1560s, "to stand in front of, be facing," from French confronter (15c.), from Medieval Latin confrontare "assign limits to; adjoin," and confrontari "be contiguous to," from assimilated form of Latin com "with, together" (see con-) + frontem (nominative frons) "forehead" (see front (n.)).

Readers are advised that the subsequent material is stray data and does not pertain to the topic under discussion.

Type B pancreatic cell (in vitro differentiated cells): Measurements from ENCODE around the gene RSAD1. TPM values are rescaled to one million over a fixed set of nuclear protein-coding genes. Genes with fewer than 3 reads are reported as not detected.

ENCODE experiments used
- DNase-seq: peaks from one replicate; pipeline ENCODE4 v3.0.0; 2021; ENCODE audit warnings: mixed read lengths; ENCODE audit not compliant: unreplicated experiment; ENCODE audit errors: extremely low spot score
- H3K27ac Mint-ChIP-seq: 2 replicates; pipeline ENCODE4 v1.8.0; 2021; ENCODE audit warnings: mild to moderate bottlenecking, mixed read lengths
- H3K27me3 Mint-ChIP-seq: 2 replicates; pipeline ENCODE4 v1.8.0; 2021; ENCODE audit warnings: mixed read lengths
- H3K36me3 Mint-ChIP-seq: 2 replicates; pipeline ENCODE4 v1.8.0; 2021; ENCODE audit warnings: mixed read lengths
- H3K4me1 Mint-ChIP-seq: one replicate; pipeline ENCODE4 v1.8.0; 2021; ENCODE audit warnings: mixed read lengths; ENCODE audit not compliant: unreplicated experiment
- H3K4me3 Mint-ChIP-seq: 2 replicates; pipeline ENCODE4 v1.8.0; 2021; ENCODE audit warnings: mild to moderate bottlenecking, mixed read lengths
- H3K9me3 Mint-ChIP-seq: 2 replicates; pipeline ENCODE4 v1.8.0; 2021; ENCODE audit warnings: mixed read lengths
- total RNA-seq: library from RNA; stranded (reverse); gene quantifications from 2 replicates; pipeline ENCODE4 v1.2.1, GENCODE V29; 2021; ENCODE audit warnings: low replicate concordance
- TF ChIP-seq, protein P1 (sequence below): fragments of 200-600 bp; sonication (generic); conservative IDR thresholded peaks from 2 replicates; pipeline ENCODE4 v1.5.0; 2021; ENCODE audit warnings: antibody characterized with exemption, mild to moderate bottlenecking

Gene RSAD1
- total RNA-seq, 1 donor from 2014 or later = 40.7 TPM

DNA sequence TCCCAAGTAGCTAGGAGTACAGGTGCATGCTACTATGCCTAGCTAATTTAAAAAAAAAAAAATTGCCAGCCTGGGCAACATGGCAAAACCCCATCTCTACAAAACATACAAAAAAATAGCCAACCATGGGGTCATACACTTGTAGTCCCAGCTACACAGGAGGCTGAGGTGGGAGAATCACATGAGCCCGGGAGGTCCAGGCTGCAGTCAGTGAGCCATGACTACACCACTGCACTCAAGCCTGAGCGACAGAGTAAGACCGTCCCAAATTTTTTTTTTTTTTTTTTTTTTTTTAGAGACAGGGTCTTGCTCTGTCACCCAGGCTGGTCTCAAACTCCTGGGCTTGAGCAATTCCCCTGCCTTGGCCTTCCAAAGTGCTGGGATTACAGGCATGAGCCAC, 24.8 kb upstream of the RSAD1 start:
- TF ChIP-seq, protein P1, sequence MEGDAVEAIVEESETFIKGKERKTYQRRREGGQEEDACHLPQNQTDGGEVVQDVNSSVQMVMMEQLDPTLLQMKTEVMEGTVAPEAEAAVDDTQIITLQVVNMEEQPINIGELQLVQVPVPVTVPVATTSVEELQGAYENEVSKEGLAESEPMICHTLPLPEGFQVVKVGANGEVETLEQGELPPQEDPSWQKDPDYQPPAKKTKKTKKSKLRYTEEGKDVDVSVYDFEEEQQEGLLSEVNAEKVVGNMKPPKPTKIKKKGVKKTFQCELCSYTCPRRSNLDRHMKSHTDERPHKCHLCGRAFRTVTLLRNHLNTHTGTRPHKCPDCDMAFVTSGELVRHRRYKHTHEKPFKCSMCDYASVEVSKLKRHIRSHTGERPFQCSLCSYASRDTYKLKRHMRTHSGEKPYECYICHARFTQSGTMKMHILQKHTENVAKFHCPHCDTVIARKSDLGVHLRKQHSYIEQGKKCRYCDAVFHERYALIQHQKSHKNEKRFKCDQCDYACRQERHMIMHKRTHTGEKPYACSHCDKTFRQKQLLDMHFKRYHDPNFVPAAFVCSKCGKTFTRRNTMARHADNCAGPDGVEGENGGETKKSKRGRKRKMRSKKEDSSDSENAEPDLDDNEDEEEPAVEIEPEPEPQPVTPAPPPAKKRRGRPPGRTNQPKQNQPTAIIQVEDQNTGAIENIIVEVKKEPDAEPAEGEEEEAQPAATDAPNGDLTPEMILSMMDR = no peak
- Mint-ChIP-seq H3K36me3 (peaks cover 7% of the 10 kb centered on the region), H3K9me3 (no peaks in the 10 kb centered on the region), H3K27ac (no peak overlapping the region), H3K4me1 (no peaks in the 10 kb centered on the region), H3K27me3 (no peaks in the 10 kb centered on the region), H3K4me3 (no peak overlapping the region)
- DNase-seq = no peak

Sense of "to face in defiance or hostility, stand in direct opposition to" is from 1580s. Transitive sense of "bring face to face" (with another, the evidence, etc.) is from 1620s. Related: Confronted; confronting.
updated on December 08, 2020
Dictionary entries near confront